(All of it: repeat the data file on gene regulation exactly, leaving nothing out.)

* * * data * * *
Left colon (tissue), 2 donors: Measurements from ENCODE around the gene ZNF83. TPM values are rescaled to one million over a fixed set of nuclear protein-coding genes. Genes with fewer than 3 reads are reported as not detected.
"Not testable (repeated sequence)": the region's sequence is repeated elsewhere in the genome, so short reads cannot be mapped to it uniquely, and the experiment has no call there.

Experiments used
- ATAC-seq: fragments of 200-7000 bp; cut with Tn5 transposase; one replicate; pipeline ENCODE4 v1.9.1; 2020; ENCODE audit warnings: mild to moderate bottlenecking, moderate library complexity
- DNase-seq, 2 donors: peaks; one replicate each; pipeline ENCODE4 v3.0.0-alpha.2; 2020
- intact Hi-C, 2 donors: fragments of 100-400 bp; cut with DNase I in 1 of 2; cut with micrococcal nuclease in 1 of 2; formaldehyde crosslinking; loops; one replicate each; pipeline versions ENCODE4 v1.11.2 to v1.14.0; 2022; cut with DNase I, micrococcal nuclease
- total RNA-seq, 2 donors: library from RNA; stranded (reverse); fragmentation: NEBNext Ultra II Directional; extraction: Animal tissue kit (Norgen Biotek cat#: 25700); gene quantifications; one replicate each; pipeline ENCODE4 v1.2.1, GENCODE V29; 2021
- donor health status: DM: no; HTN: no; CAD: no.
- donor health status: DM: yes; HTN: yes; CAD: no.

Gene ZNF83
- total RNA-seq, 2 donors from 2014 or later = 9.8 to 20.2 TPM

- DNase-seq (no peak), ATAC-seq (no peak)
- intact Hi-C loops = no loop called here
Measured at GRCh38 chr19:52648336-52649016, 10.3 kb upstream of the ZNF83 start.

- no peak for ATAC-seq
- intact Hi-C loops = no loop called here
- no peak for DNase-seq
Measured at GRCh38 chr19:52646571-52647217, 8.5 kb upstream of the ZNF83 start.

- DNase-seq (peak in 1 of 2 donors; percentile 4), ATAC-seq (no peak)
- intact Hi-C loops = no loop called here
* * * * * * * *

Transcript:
Left colon (tissue), 2 donors: Measurements from ENCODE around the gene ZNF83. TPM values are rescaled to one million over a fixed set of nuclear protein-coding genes. Genes with fewer than 3 reads are reported as not detected.
"Not testable (repeated sequence)": the region's sequence is repeated elsewhere in the genome, so short reads cannot be mapped to it uniquely, and the experiment has no call there.

Experiments used
- ATAC-seq: fragments of 200-7000 bp; cut with Tn5 transposase; one replicate; pipeline ENCODE4 v1.9.1; 2020; ENCODE audit warnings: mild to moderate bottlenecking, moderate library complexity
- DNase-seq, 2 donors: peaks; one replicate each; pipeline ENCODE4 v3.0.0-alpha.2; 2020
- intact Hi-C, 2 donors: fragments of 100-400 bp; cut with DNase I in 1 of 2; cut with micrococcal nuclease in 1 of 2; formaldehyde crosslinking; loops; one replicate each; pipeline versions ENCODE4 v1.11.2 to v1.14.0; 2022; cut with DNase I, micrococcal nuclease
- total RNA-seq, 2 donors: library from RNA; stranded (reverse); fragmentation: NEBNext Ultra II Directional; extraction: Animal tissue kit (Norgen Biotek cat#: 25700); gene quantifications; one replicate each; pipeline ENCODE4 v1.2.1, GENCODE V29; 2021
- donor health status: DM: no; HTN: no; CAD: no.
- donor health status: DM: yes; HTN: yes; CAD: no.

Gene ZNF83
- total RNA-seq, 2 donors from 2014 or later = 9.8 to 20.2 TPM

- DNase-seq (no peak), ATAC-seq (no peak)
- intact Hi-C loops = no loop called here
Measured at GRCh38 chr19:52648336-52649016, 10.3 kb upstream of the ZNF83 start.

- no peak for ATAC-seq
- intact Hi-C loops = no loop called here
- no peak for DNase-seq
Measured at GRCh38 chr19:52646571-52647217, 8.5 kb upstream of the ZNF83 start.

- DNase-seq (peak in 1 of 2 donors; percentile 4), ATAC-seq (no peak)
- intact Hi-C loops = no loop called here